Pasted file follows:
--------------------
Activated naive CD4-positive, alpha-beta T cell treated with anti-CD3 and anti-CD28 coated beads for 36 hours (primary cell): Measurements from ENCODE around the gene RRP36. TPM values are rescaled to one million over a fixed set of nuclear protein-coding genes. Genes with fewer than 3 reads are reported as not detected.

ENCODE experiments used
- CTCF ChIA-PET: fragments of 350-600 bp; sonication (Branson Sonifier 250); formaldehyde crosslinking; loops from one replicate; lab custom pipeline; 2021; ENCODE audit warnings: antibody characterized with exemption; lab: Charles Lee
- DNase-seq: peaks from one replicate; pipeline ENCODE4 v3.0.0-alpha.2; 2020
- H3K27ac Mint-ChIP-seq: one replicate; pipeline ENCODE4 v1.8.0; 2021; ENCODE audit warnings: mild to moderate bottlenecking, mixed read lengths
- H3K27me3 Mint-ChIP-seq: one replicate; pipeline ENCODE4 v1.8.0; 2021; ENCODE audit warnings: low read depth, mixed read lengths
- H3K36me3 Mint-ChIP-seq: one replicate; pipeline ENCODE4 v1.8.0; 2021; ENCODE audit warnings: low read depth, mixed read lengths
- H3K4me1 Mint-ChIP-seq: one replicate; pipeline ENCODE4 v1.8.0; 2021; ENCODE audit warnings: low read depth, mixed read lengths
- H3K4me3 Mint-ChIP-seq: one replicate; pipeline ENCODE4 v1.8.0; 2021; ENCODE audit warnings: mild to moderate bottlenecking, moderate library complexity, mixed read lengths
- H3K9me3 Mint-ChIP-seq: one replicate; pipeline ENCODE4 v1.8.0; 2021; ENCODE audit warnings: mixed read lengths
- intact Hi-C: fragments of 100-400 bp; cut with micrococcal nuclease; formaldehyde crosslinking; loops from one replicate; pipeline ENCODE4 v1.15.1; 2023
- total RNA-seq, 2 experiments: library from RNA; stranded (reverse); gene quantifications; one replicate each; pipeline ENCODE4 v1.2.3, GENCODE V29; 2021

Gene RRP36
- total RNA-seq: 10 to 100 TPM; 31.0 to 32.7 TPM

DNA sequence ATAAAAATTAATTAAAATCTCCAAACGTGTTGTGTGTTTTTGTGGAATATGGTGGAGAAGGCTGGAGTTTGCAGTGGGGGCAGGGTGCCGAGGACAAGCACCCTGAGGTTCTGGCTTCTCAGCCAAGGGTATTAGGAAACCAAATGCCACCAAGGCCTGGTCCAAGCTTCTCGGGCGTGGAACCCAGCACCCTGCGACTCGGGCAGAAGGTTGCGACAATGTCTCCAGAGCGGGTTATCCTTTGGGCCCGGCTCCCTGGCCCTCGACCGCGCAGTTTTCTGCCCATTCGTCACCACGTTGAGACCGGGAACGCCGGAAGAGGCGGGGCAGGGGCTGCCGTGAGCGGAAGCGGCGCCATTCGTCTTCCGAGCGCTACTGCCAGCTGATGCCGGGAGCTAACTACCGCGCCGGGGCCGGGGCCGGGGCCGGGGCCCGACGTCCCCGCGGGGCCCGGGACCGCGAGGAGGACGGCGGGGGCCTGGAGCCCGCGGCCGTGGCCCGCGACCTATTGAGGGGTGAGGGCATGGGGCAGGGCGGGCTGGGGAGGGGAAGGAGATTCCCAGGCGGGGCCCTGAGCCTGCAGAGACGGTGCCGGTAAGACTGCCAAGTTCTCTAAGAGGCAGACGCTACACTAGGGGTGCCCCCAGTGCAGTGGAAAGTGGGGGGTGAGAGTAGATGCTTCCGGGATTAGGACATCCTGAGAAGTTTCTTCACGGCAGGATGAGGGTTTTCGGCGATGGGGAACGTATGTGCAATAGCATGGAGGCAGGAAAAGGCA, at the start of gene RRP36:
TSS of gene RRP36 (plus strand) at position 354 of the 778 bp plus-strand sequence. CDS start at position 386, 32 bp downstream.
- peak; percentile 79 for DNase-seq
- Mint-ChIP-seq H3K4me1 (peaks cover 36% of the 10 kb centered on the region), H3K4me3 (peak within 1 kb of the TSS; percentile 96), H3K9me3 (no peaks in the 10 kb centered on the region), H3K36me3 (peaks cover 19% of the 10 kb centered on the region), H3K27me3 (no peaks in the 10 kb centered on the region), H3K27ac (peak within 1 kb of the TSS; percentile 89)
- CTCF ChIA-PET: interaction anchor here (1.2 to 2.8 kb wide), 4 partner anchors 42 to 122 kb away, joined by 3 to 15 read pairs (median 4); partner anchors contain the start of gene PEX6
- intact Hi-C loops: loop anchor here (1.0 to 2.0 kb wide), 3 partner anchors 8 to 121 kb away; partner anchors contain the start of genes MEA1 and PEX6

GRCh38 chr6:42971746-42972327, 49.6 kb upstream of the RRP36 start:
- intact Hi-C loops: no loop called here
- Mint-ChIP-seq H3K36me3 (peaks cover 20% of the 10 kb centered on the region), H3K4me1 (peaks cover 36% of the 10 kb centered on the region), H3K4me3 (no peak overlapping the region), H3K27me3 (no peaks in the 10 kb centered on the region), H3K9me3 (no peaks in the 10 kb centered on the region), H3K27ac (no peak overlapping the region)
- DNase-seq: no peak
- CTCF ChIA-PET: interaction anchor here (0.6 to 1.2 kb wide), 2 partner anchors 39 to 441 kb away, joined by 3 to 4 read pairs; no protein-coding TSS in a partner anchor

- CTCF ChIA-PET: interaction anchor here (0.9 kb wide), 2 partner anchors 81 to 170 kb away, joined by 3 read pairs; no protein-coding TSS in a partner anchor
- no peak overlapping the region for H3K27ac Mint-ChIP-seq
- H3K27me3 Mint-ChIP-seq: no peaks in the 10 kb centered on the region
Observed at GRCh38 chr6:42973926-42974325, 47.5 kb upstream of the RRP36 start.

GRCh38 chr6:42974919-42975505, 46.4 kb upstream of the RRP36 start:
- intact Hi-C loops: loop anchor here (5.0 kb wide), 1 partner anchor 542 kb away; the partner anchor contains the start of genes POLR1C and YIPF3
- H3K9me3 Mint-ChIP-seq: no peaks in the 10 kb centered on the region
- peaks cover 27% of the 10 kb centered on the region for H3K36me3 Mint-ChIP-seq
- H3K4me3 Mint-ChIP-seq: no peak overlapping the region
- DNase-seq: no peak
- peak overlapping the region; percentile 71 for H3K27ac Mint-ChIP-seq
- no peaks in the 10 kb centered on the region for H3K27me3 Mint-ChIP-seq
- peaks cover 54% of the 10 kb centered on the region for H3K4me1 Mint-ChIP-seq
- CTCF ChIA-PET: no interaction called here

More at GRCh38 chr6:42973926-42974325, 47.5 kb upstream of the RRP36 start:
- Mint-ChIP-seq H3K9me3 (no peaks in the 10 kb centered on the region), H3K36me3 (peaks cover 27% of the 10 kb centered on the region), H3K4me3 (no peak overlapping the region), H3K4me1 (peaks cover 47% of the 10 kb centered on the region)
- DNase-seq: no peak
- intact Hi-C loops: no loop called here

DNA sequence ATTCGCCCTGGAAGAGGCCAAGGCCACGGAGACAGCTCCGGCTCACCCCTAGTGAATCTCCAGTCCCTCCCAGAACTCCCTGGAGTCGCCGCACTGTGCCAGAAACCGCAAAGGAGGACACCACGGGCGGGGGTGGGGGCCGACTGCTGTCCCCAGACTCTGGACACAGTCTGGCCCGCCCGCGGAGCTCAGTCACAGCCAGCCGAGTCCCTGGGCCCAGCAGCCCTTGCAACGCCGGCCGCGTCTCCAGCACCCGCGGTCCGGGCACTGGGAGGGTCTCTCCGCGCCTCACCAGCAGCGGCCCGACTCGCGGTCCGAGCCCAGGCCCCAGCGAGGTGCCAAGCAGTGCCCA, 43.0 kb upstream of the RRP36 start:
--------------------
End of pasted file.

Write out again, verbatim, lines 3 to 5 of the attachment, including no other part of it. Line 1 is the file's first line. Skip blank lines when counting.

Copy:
- CTCF ChIA-PET: fragments of 350-600 bp; sonication (Branson Sonifier 250); formaldehyde crosslinking; loops from one replicate; lab custom pipeline; 2021; ENCODE audit warnings: antibody characterized with exemption; lab: Charles Lee
- DNase-seq: peaks from one replicate; pipeline ENCODE4 v3.0.0-alpha.2; 2020
- H3K27ac Mint-ChIP-seq: one replicate; pipeline ENCODE4 v1.8.0; 2021; ENCODE audit warnings: mild to moderate bottlenecking, mixed read lengths